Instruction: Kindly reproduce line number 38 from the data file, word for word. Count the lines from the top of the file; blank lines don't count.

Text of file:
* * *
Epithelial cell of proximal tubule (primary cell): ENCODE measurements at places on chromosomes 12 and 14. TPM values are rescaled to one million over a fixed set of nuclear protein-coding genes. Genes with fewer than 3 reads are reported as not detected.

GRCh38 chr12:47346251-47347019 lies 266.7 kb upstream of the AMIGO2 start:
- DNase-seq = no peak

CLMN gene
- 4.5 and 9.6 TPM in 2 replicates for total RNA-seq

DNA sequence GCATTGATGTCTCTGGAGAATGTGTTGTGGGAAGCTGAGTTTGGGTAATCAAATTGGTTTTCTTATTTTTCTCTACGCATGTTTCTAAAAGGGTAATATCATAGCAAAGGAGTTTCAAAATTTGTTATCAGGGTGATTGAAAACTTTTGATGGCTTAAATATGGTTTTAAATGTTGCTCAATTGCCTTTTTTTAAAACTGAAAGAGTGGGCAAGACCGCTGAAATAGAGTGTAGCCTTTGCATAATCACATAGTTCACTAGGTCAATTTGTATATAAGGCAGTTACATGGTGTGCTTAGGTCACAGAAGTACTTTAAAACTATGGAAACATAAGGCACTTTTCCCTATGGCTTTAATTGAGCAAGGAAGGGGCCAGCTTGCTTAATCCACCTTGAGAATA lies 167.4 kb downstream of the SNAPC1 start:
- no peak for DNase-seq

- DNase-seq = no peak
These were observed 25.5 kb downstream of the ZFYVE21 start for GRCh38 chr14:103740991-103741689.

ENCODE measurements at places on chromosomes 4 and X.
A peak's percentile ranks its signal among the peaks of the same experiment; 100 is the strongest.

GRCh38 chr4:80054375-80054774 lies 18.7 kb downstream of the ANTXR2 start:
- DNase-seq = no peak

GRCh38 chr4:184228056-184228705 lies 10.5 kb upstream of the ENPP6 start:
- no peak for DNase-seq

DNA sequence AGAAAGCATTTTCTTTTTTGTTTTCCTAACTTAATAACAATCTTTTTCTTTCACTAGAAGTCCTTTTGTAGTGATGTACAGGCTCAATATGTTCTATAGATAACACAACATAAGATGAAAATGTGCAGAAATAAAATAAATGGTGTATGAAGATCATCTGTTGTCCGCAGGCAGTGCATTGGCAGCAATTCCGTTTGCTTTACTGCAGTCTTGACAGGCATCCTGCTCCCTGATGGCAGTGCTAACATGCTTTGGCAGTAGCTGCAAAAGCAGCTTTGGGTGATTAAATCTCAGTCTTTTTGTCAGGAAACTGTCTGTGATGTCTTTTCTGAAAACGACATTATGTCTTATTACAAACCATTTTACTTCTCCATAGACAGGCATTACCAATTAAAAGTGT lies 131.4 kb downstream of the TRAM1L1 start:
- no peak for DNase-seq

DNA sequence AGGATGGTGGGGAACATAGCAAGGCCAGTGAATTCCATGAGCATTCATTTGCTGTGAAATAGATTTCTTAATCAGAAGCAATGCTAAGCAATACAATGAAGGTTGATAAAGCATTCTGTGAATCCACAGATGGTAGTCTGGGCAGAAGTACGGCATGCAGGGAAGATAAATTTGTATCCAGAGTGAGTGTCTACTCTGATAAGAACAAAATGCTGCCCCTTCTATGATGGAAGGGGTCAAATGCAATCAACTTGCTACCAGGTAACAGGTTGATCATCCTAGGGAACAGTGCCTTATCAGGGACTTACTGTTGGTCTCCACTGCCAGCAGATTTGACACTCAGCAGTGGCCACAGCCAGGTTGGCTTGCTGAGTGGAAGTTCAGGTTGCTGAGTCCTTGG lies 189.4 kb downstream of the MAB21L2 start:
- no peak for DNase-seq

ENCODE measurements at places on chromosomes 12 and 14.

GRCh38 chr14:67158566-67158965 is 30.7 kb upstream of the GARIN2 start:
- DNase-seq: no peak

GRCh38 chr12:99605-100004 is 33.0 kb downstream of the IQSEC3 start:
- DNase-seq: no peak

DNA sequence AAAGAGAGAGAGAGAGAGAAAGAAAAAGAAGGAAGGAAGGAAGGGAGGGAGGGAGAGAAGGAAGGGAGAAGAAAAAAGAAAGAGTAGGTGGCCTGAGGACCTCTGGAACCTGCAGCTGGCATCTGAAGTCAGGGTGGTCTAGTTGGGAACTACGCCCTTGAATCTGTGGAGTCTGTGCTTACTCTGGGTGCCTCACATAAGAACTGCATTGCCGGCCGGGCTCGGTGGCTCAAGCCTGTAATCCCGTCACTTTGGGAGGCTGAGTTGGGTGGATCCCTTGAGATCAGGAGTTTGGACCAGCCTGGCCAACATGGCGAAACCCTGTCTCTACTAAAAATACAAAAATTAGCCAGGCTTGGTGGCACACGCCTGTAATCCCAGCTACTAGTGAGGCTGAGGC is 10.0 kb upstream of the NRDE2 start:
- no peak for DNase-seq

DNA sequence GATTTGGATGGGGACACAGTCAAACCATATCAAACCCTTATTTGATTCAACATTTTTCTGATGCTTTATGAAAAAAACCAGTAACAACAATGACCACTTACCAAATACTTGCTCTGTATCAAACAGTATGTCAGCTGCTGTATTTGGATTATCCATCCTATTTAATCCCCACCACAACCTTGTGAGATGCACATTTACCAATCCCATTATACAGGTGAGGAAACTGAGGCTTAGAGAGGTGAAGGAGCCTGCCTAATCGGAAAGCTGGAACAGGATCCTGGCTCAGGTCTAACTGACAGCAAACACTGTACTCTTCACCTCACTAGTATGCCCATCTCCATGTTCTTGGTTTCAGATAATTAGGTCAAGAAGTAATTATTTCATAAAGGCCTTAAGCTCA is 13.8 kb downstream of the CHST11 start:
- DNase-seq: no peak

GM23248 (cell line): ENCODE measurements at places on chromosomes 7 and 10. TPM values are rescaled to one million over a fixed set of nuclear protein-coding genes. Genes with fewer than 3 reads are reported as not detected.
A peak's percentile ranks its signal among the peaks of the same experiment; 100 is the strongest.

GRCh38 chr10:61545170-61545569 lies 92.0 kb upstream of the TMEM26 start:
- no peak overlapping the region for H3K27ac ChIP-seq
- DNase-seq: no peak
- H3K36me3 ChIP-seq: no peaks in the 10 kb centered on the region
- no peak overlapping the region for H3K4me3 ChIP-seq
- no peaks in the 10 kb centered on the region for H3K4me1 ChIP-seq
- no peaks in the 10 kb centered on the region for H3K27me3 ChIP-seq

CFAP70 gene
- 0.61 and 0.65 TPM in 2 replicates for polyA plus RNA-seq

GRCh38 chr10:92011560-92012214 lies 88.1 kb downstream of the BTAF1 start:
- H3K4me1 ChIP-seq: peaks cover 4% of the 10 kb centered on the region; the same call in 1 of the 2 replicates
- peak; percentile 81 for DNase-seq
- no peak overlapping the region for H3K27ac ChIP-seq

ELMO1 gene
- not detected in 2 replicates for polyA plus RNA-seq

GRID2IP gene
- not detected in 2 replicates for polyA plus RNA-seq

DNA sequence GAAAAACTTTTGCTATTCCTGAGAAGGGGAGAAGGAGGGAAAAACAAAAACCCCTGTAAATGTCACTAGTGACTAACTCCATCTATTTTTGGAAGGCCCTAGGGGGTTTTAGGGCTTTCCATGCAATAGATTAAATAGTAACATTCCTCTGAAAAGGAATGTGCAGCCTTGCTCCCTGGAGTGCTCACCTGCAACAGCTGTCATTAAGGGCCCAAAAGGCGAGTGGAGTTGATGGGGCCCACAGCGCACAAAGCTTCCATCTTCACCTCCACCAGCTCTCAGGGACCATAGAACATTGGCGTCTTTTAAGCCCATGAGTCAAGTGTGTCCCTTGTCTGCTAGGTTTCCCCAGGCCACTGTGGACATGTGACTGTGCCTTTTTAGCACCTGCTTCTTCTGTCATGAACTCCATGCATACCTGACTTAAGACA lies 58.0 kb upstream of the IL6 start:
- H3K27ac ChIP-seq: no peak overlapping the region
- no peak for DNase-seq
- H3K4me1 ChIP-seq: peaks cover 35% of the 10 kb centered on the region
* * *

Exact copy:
CFAP70 gene